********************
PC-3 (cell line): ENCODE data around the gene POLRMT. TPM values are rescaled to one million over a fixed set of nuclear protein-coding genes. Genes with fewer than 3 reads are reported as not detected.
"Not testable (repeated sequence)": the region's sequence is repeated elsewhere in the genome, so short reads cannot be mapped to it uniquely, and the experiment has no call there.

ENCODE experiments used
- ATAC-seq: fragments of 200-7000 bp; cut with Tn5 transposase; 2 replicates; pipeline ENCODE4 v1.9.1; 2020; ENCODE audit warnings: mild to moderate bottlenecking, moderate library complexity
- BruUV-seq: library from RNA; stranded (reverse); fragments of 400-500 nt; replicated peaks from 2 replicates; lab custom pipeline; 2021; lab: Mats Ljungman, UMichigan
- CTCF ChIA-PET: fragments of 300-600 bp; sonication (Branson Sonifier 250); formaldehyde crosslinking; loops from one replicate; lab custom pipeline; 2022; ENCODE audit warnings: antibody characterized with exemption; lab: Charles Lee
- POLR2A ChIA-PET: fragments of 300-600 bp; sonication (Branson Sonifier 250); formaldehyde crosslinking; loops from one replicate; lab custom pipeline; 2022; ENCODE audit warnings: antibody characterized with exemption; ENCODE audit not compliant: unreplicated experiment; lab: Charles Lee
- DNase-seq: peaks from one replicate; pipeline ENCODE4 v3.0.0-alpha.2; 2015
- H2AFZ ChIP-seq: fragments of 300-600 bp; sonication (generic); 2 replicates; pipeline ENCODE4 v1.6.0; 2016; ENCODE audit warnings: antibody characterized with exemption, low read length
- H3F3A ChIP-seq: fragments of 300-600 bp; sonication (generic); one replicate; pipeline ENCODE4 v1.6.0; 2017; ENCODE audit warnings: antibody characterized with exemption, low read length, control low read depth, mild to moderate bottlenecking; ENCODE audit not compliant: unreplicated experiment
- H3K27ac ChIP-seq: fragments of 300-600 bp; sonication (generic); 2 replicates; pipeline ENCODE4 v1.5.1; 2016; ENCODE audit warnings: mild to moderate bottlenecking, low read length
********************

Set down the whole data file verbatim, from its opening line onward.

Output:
PC-3 (cell line): ENCODE data around the gene POLRMT. TPM values are rescaled to one million over a fixed set of nuclear protein-coding genes. Genes with fewer than 3 reads are reported as not detected.
"Not testable (repeated sequence)": the region's sequence is repeated elsewhere in the genome, so short reads cannot be mapped to it uniquely, and the experiment has no call there.

ENCODE experiments used
- ATAC-seq: fragments of 200-7000 bp; cut with Tn5 transposase; 2 replicates; pipeline ENCODE4 v1.9.1; 2020; ENCODE audit warnings: mild to moderate bottlenecking, moderate library complexity
- BruUV-seq: library from RNA; stranded (reverse); fragments of 400-500 nt; replicated peaks from 2 replicates; lab custom pipeline; 2021; lab: Mats Ljungman, UMichigan
- CTCF ChIA-PET: fragments of 300-600 bp; sonication (Branson Sonifier 250); formaldehyde crosslinking; loops from one replicate; lab custom pipeline; 2022; ENCODE audit warnings: antibody characterized with exemption; lab: Charles Lee
- POLR2A ChIA-PET: fragments of 300-600 bp; sonication (Branson Sonifier 250); formaldehyde crosslinking; loops from one replicate; lab custom pipeline; 2022; ENCODE audit warnings: antibody characterized with exemption; ENCODE audit not compliant: unreplicated experiment; lab: Charles Lee
- DNase-seq: peaks from one replicate; pipeline ENCODE4 v3.0.0-alpha.2; 2015
- H2AFZ ChIP-seq: fragments of 300-600 bp; sonication (generic); 2 replicates; pipeline ENCODE4 v1.6.0; 2016; ENCODE audit warnings: antibody characterized with exemption, low read length
- H3F3A ChIP-seq: fragments of 300-600 bp; sonication (generic); one replicate; pipeline ENCODE4 v1.6.0; 2017; ENCODE audit warnings: antibody characterized with exemption, low read length, control low read depth, mild to moderate bottlenecking; ENCODE audit not compliant: unreplicated experiment
- H3K27ac ChIP-seq: fragments of 300-600 bp; sonication (generic); 2 replicates; pipeline ENCODE4 v1.5.1; 2016; ENCODE audit warnings: mild to moderate bottlenecking, low read length